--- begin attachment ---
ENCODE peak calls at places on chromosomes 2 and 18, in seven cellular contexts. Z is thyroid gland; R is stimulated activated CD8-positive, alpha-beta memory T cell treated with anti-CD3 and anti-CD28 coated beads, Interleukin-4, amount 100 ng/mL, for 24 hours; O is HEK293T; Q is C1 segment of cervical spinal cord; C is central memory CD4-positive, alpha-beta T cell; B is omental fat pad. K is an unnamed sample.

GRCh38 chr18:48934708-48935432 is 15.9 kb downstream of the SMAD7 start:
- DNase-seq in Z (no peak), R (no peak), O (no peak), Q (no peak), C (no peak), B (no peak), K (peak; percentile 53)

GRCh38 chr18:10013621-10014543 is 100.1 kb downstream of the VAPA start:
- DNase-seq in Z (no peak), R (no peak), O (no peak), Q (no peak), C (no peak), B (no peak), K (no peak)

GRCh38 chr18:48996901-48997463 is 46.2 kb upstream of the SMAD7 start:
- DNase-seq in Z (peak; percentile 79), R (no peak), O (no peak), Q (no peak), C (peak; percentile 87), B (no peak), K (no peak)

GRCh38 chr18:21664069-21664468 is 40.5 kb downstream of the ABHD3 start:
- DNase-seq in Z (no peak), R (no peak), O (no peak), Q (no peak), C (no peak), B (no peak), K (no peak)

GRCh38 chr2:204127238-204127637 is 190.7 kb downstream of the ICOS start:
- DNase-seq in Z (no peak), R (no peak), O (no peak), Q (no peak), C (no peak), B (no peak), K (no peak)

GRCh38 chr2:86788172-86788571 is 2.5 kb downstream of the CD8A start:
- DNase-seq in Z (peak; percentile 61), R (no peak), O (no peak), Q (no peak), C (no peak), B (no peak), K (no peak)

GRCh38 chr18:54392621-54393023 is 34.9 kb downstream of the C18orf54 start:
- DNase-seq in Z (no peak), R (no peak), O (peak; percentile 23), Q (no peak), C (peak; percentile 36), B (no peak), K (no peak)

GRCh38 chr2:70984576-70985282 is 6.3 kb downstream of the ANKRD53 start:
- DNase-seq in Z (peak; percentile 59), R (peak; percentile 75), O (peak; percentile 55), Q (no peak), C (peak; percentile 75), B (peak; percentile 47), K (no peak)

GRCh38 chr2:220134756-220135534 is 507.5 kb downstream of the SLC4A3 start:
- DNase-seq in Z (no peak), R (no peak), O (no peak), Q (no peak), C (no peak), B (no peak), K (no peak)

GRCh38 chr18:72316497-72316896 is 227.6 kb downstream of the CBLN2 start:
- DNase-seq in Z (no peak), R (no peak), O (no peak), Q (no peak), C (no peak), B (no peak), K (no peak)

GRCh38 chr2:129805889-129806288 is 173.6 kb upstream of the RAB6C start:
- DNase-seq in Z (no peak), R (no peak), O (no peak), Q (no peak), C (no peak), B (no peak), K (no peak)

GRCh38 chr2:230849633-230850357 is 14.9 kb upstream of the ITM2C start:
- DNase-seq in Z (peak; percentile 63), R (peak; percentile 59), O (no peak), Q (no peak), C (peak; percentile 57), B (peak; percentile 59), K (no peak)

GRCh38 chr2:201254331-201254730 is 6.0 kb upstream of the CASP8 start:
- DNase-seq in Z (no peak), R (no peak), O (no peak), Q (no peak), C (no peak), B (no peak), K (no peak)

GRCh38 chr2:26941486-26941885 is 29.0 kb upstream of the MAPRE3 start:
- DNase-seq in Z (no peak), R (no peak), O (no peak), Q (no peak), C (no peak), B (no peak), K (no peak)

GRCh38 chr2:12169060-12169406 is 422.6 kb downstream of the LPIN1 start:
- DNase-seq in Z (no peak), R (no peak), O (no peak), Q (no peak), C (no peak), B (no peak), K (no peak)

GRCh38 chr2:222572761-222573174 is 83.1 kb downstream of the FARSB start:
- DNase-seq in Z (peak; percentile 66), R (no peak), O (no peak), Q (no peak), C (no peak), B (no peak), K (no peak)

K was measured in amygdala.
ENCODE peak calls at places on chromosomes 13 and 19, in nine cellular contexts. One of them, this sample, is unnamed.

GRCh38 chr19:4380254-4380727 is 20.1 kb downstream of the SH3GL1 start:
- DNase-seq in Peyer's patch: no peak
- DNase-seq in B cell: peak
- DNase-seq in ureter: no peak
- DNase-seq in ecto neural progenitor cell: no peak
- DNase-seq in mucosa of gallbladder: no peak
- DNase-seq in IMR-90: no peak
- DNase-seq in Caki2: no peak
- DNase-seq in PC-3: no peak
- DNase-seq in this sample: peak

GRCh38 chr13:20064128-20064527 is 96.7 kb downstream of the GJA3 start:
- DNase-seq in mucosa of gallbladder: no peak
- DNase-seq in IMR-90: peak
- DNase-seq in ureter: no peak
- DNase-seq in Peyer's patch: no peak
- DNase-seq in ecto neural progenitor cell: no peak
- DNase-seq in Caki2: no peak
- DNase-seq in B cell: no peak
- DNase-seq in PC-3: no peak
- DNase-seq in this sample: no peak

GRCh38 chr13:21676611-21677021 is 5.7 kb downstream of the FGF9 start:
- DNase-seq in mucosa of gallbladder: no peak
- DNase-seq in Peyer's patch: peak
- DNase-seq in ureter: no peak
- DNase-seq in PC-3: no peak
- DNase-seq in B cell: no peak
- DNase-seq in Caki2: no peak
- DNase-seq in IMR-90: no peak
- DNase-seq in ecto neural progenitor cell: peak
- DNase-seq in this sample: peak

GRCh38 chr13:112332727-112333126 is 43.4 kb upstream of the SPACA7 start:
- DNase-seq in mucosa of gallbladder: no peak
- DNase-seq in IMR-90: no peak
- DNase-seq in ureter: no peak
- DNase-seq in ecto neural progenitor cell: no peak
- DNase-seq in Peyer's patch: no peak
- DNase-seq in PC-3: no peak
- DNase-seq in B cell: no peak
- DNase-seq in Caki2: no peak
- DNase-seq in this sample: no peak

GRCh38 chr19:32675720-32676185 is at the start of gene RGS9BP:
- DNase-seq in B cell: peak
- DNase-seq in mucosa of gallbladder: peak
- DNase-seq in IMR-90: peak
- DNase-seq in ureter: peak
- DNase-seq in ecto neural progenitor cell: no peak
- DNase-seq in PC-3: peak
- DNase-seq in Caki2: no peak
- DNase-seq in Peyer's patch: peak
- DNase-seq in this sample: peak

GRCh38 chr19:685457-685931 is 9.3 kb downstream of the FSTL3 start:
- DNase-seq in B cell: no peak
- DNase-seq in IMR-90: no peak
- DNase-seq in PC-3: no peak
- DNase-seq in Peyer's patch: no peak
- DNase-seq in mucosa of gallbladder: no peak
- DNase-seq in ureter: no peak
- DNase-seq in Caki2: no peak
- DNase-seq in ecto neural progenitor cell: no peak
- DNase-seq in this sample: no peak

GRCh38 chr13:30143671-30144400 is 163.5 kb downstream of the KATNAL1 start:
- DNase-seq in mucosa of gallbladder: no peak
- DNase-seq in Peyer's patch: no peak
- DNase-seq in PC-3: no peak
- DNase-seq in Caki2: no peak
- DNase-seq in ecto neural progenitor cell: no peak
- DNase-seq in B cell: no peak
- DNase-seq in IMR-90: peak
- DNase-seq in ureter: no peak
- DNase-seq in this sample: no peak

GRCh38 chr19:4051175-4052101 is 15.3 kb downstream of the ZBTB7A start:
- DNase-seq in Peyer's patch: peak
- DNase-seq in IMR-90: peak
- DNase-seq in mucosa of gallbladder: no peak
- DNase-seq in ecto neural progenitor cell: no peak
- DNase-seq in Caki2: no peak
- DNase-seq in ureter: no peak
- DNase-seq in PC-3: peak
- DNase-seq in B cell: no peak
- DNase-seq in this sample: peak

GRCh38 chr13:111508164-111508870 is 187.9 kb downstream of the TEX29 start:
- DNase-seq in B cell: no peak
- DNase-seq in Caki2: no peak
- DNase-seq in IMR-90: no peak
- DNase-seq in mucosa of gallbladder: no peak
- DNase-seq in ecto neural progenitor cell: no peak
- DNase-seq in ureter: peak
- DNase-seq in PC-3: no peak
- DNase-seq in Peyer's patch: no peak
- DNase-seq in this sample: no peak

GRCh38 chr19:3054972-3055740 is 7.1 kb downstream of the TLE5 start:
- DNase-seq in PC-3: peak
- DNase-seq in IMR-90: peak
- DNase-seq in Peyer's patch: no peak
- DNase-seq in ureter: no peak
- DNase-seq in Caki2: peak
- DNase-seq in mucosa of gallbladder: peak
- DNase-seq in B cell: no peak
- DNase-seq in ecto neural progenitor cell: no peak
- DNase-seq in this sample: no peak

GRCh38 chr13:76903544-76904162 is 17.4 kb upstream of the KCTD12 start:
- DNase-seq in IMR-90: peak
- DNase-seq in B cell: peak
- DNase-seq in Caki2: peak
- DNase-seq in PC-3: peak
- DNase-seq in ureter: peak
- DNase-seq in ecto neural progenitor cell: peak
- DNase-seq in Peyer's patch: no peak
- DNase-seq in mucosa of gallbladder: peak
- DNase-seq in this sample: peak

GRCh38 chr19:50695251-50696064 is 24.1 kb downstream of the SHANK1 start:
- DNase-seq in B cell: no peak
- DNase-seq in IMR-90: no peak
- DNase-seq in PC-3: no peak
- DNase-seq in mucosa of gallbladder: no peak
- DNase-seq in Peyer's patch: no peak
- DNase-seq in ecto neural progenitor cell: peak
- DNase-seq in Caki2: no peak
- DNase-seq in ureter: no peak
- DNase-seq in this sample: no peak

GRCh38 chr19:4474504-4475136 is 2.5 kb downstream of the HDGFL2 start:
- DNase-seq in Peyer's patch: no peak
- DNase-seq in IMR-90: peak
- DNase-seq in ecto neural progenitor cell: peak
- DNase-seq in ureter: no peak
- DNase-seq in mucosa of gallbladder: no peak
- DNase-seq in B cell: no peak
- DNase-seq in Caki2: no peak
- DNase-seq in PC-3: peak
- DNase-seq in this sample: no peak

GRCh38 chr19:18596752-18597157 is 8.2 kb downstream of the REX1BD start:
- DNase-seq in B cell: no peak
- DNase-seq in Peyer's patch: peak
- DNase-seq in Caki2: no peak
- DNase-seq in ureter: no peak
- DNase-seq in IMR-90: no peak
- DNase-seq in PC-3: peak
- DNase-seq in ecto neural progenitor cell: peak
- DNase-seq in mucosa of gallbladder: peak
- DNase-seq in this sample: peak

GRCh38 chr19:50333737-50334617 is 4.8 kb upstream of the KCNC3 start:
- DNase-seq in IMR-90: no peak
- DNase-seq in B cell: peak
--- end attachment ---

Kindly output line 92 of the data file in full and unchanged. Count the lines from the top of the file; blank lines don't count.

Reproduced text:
- DNase-seq in ureter: no peak